After the fact explanations always have perfect hindsight…

I am constantly amazed by the endless explanations telling us — after the fact what just happened in the markets.

Later today, I will look at some of these explanations but before hand, a few words on the Narrative Fallacy and Hindsight Bias.

These two cognitive foibles help to explain why the after-the-fact explanations that occur following significant events – like the correction of the past 10 days – are so precision and filled with confidence. Long experience teaches us that both are usually unfounded.

The Narrative Fallacy reflects our tendency to see the world as a story: “a linear chain of cause and effect, with a beginning and an end.” We create a screenplay in our heads, a battle between forces of good and evil, with each event leading to the next logical step, until we reach a conclusion and denouement. This oversimplification of reality is blind to nuance yet sees cause and effect where none exist. Randomness is a more difficult concept to accept as an underlying driver of events than the more comforting concept of causation.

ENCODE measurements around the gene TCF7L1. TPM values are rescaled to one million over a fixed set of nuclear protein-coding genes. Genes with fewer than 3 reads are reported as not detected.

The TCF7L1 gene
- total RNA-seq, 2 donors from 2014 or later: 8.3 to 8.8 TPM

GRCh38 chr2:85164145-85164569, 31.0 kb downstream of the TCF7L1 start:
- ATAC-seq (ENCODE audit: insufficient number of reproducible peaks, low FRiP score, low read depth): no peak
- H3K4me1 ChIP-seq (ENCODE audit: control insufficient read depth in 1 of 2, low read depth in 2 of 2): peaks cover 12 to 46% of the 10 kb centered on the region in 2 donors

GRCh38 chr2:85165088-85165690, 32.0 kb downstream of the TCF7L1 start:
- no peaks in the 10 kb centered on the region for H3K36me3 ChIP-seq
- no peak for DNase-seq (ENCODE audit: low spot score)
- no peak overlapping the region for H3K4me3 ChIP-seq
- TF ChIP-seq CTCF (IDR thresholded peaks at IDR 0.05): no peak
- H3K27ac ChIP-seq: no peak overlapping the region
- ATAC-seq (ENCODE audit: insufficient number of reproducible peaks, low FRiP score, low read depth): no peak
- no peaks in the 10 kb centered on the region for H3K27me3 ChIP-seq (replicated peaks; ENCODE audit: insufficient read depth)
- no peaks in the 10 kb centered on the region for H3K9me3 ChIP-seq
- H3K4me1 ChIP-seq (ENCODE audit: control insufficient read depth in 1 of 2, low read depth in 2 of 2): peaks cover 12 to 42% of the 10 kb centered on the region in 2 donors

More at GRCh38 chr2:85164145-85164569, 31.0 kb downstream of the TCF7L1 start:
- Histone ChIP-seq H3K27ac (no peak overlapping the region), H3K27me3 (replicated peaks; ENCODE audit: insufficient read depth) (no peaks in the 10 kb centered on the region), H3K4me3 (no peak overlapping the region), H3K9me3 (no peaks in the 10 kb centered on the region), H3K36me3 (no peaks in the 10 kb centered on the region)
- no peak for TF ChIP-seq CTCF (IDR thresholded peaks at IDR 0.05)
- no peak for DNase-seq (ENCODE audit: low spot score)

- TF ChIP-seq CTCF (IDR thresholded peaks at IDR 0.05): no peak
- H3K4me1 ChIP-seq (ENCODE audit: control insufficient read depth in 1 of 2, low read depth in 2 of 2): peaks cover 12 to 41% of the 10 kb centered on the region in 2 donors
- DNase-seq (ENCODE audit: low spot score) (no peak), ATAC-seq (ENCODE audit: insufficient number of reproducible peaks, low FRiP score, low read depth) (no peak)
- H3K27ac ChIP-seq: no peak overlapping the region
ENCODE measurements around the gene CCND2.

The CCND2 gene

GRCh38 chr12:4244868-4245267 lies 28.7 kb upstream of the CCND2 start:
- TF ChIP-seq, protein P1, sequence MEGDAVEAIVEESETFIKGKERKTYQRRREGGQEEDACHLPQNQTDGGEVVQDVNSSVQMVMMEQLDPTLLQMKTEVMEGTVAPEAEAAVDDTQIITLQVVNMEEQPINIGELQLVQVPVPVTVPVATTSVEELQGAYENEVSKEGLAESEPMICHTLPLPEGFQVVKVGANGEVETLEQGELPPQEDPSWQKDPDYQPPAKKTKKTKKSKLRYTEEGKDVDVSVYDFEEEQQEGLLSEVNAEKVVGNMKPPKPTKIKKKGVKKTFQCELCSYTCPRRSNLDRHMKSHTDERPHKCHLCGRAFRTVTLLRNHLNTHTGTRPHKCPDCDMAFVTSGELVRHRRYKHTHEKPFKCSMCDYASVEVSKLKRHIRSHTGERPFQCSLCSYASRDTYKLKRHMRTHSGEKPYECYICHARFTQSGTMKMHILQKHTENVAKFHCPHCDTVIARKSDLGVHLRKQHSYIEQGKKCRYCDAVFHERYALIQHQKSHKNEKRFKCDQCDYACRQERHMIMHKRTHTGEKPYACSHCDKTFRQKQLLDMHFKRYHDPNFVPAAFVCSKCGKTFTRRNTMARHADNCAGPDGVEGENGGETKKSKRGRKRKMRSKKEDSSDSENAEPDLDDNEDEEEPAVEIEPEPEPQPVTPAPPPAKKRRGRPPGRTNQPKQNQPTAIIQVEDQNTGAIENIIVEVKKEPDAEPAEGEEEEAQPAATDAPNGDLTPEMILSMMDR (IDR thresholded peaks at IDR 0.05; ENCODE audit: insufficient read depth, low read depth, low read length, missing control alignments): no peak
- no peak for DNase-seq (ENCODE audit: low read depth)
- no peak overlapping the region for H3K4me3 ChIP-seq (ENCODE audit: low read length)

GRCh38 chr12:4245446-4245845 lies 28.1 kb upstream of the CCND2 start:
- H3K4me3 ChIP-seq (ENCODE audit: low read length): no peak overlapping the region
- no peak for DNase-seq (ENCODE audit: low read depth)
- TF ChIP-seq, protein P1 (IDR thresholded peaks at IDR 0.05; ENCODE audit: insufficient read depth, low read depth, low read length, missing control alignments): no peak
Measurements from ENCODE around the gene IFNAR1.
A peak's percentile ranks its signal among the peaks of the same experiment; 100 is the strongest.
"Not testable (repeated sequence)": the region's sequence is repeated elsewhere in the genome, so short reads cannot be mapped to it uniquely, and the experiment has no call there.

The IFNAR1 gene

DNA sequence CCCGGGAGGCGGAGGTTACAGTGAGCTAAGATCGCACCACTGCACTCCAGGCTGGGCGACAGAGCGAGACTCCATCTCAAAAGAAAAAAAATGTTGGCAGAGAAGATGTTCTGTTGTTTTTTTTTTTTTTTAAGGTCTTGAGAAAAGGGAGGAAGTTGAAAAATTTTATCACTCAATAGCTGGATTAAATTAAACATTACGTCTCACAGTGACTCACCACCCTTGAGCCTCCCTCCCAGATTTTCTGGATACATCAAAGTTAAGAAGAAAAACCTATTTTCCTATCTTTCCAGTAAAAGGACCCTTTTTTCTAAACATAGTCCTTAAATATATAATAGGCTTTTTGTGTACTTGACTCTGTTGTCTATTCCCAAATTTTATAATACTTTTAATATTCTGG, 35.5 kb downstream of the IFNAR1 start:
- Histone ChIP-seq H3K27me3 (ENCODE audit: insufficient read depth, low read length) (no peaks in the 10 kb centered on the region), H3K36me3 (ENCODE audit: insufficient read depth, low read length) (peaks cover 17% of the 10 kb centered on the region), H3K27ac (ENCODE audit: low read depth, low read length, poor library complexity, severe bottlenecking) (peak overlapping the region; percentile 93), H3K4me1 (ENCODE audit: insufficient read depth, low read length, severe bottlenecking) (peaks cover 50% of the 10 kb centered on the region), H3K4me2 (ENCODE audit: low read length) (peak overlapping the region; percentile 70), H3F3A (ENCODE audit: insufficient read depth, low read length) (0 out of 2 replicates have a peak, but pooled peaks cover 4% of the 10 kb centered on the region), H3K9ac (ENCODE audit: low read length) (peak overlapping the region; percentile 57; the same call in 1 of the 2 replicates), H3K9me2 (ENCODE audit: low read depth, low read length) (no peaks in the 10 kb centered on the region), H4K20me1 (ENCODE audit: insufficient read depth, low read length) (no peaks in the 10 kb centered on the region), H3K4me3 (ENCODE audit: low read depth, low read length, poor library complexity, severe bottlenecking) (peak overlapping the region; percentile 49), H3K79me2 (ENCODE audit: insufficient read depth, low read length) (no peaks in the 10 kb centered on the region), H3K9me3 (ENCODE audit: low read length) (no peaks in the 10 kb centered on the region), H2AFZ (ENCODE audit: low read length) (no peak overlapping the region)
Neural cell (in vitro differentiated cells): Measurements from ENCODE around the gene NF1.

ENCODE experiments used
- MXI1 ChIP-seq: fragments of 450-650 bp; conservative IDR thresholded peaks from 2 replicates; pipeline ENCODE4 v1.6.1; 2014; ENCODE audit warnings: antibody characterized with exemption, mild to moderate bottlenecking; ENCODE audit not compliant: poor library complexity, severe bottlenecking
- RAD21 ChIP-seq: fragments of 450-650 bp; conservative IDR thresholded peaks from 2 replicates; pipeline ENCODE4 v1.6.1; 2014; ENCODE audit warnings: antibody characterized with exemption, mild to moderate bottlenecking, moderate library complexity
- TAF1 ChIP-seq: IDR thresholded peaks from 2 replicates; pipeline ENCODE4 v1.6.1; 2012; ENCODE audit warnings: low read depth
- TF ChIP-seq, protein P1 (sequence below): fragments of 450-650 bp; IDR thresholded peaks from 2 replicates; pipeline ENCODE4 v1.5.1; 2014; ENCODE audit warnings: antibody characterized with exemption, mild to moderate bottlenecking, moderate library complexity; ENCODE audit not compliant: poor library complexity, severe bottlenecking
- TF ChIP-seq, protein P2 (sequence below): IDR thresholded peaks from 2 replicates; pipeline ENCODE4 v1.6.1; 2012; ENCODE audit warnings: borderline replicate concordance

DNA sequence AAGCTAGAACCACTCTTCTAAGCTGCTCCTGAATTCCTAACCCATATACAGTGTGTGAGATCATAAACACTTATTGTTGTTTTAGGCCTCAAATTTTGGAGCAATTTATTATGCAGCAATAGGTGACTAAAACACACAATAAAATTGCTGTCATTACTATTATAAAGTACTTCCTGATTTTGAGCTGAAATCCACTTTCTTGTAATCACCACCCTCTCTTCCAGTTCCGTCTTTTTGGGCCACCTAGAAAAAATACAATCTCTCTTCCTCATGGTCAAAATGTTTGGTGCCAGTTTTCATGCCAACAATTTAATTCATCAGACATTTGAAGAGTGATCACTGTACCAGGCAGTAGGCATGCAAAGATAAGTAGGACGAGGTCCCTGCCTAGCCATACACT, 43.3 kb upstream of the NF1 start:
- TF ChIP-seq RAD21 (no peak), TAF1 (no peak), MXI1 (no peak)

“Messages that are framed as stories more memorable, easy to understand, and convincing,” noted Brett and Kate McKay, “Psychologists have found that the human brain is primed for narrative.”

Hindsight Bias takes our story telling a step further: not only do we create these narratives to help explain what just happened, but after the fact we believe we knew it all along. Unexpected events, after they occur, seem obvious and predictable, “despite there having been little or no objective basis for predicting it.” [i]

More on this later . . .  See this



[i] Interestingly, “Hindsight bias is not only affected by whether or not the outcome is favorable or unfavorable, but also the severity of the negative outcome” (emphasis added). (Hindsight Bias In Legal Decision Making, Erin M. Harley).

This is especially significant to traders and investors who tend to take market surprises and rationalize their understanding of them. This is likely why so many people today claim to have predicted the Great Financial Crisis of 2008-09 coming, despite all evidence to the contrary.


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